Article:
UC Berkeley: Organizers Fail to Meet Deadlines for 'Free Speech Week'
Milo Yiannopoulos, a conservative columnist and internet personality, holds a press conference down the street from the Pulse Nightclub on June 15, 2016, in Orlando, Florida. (Drew Angerer/Getty Images)
UC Berkeley administrators say a right-wing campus group has not complied with posted deadlines and protocols for a large gathering of conservatives scheduled for the coming weeks.
The group, called Berkeley Patriot, had been promoting a "Free Speech Week" event, but failed to provide evidence that speakers listed on schedules are actually planning to attend, according to the university.
The result is that Berkeley Patriot will not be able to use two large indoor venues, Zellerbach Auditorium or Wheeler Auditorium.
Right-wing authors Milo Yiannopoulos and Ann Coulter, as well as former White House strategist Steve Bannon, were the most notable names advertised, but others on the list publicly stated they had not been contacted about appearing.
Charles Murray, who had been named on the speakers list, told the Chronicle of Higher Education that he was never contacted about the event and said, "I would never under any circumstances appear at an event that included Milo Yiannopoulos."
A Berkeley Patriot member said the listing of Murray was a "mess up."
"It made it look like we don't have our shit together," Berkeley Patriot News Editor Pranav Jandhyala told KQED.
UC Berkeley spokesperson Dan Mogulof told KQED that Berkeley Patriot did not meet a deadline to pay the university for use of the larger theater spaces they requested.
"The university cannot defend spending hundreds of thousands of dollars to provide security arrangements for events based on a press release and inconsistent schedules," Mogulof wrote in a statement. "The campus will require Berkeley Patriot to confirm the details of its 10 remaining proposed events in the coming days."
"To be clear, Berkeley Patriot may still continue with planning its 'Free Speech Week' if it's able to confirm its speakers, confirm its schedules, and comply with UCPD's security requirements," Mogulof added.
Almost as soon as the university statement was released, Yiannopoulos told the Los Angeles Times that Mogulof’s claims were "a total lie" and that the notice was an "attempt to force cancellation with impossible demands at the last minute."
Berkeley Patriot's Jandhyala said that the university was telling "half-truths and lies," and that the $70,000 needed to secure use of the facilities is already in the university's bank account. He also accused the university of setting impossible hurdles for a small campus organization to overcome in a short amount of time.
Jandhyala refused to disclose who provided the group the money so the university fees could be paid.
"I’d be happy to tell you, I just need to get confirmation," Jandhyala said. "I need to find the proper thing about what to say before I say who the funders are."
In a phone conversation with KQED, Mogulof noted that the group can still hold an event at smaller venues if they meet deadlines.
"Nobody’s shutting him down," Mogulof said. "We extended the deadline, we extended the deadline, and we extended the deadline. They didn’t meet the deadline."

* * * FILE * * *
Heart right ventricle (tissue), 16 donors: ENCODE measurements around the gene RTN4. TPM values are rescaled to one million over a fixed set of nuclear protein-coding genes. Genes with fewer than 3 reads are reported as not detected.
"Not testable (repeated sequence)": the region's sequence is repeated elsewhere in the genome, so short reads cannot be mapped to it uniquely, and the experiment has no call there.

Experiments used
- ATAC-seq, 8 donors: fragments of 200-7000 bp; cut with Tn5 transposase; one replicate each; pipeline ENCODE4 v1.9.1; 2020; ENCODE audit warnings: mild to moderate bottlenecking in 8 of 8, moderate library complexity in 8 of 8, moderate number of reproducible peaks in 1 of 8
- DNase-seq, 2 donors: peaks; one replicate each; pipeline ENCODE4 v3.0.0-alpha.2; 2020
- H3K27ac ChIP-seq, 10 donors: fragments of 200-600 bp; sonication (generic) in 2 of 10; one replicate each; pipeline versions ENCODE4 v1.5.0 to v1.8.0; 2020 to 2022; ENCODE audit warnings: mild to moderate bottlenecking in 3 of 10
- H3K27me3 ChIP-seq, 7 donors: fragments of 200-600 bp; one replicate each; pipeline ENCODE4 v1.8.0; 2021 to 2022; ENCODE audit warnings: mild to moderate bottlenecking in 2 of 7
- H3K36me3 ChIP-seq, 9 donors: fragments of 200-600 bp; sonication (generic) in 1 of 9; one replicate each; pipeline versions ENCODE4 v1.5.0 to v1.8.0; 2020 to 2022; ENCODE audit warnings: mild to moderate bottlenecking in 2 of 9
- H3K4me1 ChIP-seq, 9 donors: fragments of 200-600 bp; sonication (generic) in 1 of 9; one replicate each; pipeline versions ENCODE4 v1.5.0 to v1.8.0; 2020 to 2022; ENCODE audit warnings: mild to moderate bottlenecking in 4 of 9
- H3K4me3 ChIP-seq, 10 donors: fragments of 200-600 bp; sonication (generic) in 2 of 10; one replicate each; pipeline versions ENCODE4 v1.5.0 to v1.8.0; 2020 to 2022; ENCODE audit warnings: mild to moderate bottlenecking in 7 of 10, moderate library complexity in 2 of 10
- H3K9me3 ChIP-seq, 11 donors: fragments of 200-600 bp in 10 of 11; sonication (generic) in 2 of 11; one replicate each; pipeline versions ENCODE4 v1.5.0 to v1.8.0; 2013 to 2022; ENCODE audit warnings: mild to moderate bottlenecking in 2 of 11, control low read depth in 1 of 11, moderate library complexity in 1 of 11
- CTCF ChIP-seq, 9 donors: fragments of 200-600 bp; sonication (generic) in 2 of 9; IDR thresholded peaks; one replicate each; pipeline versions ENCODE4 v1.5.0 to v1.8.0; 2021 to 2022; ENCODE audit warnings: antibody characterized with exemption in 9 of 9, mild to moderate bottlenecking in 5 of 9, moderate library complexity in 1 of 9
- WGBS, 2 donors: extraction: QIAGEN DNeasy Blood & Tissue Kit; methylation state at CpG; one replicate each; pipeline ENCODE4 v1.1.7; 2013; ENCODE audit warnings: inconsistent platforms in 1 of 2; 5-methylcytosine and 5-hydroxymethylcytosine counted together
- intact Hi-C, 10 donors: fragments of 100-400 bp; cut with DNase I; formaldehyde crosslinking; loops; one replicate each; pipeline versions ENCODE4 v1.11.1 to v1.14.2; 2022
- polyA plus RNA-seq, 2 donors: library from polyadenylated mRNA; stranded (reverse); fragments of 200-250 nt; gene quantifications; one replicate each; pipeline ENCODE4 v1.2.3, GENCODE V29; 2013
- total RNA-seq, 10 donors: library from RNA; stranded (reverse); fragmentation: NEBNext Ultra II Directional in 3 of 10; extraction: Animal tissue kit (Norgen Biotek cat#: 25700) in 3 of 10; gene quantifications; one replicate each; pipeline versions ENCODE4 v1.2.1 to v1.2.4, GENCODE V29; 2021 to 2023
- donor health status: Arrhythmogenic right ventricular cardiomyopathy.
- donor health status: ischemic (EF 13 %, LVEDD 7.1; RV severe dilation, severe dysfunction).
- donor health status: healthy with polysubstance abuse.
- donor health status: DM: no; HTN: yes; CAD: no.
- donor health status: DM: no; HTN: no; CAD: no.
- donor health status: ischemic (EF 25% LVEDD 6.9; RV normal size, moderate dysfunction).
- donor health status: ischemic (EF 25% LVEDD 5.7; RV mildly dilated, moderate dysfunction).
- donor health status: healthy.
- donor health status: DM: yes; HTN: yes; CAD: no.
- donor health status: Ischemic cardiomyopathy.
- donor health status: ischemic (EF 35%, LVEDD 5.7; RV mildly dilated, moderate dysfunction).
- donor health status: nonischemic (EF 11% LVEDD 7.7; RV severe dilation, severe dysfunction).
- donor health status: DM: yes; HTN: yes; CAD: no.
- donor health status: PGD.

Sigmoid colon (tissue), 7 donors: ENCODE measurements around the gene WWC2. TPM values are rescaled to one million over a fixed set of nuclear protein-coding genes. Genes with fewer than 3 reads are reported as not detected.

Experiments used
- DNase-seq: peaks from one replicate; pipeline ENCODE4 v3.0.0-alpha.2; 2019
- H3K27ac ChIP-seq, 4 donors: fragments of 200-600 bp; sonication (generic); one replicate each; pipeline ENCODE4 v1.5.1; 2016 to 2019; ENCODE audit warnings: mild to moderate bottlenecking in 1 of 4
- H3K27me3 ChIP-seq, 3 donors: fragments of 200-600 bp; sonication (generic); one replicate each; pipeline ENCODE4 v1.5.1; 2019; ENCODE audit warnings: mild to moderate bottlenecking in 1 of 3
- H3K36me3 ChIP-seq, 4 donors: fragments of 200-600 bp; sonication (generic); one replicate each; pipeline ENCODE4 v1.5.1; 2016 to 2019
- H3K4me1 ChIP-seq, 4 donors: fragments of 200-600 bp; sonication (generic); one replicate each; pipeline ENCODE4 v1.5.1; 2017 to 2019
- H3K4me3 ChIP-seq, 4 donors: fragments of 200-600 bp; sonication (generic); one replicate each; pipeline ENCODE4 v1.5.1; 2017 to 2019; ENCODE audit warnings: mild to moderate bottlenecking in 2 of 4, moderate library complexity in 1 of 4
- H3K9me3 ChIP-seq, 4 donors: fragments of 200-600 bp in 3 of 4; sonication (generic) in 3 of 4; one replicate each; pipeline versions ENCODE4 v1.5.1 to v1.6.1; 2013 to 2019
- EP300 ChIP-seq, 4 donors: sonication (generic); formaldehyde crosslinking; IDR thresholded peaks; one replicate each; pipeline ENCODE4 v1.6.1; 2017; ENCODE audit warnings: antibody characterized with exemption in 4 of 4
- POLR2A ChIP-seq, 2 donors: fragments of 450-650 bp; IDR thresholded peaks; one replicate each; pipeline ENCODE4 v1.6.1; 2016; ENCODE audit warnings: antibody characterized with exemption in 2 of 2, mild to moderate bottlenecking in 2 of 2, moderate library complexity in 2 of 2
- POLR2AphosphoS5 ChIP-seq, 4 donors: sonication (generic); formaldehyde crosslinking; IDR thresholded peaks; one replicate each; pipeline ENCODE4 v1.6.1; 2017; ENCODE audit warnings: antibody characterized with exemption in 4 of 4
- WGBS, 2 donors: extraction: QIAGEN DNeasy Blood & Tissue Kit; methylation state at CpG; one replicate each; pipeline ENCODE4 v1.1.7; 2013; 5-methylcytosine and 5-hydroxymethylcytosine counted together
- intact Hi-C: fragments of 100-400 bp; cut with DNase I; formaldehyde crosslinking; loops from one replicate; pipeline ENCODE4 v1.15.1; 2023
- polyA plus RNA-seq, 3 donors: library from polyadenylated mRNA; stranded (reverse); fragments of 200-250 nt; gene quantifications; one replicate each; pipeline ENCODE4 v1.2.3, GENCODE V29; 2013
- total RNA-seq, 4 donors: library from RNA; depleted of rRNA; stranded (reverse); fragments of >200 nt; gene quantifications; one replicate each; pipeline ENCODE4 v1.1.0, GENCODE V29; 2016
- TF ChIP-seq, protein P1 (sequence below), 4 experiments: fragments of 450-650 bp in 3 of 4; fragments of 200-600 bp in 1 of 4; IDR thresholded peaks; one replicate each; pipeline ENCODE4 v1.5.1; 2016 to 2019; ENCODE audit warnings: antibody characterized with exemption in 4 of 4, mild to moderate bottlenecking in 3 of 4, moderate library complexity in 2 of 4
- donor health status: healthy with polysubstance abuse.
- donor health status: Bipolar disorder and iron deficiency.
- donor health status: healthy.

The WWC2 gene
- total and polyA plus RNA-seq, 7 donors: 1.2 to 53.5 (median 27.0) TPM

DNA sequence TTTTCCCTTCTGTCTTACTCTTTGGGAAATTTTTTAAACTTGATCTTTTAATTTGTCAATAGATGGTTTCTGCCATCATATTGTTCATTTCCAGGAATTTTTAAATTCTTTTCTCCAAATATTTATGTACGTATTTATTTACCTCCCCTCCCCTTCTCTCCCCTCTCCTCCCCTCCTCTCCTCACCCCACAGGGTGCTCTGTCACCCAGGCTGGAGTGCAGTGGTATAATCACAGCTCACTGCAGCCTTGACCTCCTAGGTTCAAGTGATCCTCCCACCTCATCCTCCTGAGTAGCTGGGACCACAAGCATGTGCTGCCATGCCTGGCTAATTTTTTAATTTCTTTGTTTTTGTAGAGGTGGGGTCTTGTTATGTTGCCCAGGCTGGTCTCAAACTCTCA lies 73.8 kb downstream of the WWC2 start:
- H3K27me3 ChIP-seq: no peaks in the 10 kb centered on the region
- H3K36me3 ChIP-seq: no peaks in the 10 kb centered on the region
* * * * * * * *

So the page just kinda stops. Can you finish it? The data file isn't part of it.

Asked what would happen should Yiannapolous or others show up on campus without the proper approvals in place, Mogulof declined to answer.
"I'm not going to speculate on that," Mogulof told KQED. "We're trying to help them meet their deadlines. They have failed to do that."
On social media, right-wing commenters criticized UC Berkeley for releasing the news on a Saturday afternoon, suggesting the university is trying to bury the news that the group cannot use the space they requested, despite public statements from top administrators that the participants were welcome.
"They had a deadline at five o'clock [Friday]," Mogulof said. "Because they have legal counsel, everything we put out has to go through legal counsel. But it was a really clear deadline. They didn't make it."
Mogoluf noted that an event on Thursday featuring former Breitbart News editor Ben Shapiro went ahead as scheduled after police and officials were able to put appropriate security precautions in place. Those security measures are estimated to have cost $600,000.
Hard-right, anti-government and white nationalist groups have been targeting UC Berkeley and the surrounding city as a place of demonstration since the 2016 election. That includes the near-riot in the streets of Berkeley in February after an event featuring Yiannopoulos was canceled due to safety concerns.
Berkeley Patriot's Jandhyala said that there was "probably not any academic value" for the inclusion of Yiannapoulos and Ann Coulter, but that they were invited because earlier scheduled appearances at UC Berkeley were canceled because of violence and security concerns.
"There’s academic value for [former White House Chief Strategist] Bannon,” Jandhyala said. “But I don’t know if there is academic value in Milo and Coulter. And there doesn’t need to be. The reason Milo and Ann Coulter were invited is because they weren’t able to speak before. And I think that pains everybody.
"I disagree with them on most issues," he said. "I don’t think they are the best people to stand in for the conservative principles I believe in. That’s not the point. We support their right."